Mapping Difficult Terrains: The Writing of Policy on Mental Health

Alok Sarin and Sanjeev Jain

In the last few years there have been a number of efforts to both review and rephrase mental health legislation in India, and to articulate a mental health policy as a set of principles to guide thinking about both legislation and practice, as well as the role of the State in mental health care delivery. In this chapter, the authors try to explore the historical antecedents of these efforts, the ways they have evolved and the nature and scope of the most recent efforts. Recent developments in Global Mental Health have meant that mental health policies are currently being, or have recently been, written for a number of countries that previously did not have them (WHO, 2014). It may therefore be opportune to explore the Indian experience, for what lessons it might hold for others.

Mental health legislation should reflect the contemporary social situation and derive from mental health policy. The way that society views mental health and illness, and the primacy it gives to privileging individual rights (as distinct from the rights of families or care givers, or, perhaps, those of communities) needs to be considered and articulated in both legislation and policy. Paradoxically, in India, while we have had both mental health legislation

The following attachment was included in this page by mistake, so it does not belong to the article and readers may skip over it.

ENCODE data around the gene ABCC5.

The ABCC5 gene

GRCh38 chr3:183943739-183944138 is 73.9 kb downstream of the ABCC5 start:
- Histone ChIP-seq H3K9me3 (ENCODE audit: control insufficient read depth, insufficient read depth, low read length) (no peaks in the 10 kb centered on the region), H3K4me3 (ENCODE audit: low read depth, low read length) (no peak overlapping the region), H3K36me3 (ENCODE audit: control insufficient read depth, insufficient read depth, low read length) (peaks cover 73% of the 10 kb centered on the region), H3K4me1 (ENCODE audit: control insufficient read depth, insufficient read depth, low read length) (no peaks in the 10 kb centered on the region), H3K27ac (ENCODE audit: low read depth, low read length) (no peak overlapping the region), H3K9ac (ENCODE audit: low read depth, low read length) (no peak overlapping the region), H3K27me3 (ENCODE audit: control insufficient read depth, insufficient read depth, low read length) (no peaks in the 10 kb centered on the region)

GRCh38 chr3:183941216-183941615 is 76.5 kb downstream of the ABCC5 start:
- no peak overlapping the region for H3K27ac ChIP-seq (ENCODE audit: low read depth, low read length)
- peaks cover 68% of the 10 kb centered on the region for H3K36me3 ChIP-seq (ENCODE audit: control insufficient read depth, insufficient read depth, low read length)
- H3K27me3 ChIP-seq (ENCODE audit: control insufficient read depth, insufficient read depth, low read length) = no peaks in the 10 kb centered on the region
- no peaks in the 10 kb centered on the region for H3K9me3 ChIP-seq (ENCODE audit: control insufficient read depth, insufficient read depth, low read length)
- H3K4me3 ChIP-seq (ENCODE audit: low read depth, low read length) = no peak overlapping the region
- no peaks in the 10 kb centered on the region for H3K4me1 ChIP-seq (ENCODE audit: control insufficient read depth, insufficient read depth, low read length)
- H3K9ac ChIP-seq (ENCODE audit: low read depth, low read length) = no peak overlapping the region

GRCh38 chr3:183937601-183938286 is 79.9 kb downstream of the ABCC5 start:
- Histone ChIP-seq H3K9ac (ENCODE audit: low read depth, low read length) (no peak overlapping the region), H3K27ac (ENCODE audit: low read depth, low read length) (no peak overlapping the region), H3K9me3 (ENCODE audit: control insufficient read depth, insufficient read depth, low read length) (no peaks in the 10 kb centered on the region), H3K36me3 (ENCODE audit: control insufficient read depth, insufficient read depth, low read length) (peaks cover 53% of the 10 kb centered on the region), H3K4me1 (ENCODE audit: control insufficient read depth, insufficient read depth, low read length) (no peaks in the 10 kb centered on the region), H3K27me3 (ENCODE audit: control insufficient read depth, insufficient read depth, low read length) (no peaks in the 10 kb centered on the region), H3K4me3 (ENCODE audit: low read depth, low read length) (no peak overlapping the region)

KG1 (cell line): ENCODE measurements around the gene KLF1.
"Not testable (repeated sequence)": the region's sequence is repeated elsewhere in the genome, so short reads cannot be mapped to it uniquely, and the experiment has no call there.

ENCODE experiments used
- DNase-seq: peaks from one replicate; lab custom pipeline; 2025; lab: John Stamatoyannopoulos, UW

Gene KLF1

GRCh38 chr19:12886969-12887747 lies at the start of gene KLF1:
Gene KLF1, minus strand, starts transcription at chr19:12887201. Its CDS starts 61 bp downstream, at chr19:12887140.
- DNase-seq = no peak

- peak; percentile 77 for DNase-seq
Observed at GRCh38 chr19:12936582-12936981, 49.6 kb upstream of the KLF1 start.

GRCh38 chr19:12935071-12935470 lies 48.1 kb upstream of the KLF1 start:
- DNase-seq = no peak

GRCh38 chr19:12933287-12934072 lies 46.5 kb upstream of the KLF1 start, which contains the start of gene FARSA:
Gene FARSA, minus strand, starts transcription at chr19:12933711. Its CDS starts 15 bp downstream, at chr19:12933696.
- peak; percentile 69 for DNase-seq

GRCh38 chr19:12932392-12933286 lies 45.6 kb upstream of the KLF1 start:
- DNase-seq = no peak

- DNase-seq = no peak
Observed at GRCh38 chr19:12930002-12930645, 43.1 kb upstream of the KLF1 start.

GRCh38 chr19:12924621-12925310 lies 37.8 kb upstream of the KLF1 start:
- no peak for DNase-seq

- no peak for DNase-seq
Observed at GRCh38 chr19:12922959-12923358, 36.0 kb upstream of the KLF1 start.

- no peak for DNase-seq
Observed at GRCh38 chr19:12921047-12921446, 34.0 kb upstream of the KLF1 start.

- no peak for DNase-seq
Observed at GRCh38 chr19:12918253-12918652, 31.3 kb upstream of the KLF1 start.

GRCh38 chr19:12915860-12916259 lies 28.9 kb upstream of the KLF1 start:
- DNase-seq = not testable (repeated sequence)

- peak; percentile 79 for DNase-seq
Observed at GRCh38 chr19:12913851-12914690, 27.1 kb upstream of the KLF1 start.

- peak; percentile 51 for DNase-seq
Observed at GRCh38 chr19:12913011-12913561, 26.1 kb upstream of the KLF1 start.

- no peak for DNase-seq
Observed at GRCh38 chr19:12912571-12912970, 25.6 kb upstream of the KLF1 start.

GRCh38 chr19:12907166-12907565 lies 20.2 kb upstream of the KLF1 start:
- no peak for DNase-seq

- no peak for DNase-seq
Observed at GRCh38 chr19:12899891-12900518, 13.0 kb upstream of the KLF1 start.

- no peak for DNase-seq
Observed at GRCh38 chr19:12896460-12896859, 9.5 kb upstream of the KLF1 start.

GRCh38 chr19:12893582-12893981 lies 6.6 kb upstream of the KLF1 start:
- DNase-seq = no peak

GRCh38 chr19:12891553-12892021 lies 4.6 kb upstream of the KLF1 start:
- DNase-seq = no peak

A. Sarin (*)

Sitaram Bhartia Institute of Science and Research, New Delhi, India S. Jain

National Institute of Mental Health and Neurosciences,

Bengaluru, Karnataka, India © The Author(s) 2017

R.G. White et al. (eds.), The Palgrave Handbook of Sociocultural Perspectives on Global Mental Health, DOI 10.1057/978-1-137-39510-8_33

and programmes that have been linked to plans, we have not had policy. The analogy of carts preceding horses seems apt here.

While much of this may seem painfully obvious, what is surprising is that no attempt at articulating a national policy has been made in the past. So while the country has had a National Mental Health Programme (NMHP) since 1982 (Director General of Health Services 1982) and a District Mental Health Plan since 1996 (Murthy 2011), it has had no mental health policy. This apparent confusion has been because short-term planning has perhaps had primacy over long-term vision.

In this chapter, we would like to address three issues:

  • • Historical antecedents to the articulation of a mental health policy,
  • • The possible reasons for the failures or successes of health planning, and the difficulties attendant on that assessment, and
  • • The modes of policy planning.

To begin with, it has often been felt that no systematic attempts at policy planning in the field of mental health have been made in India. This, however, is not strictly true.

 
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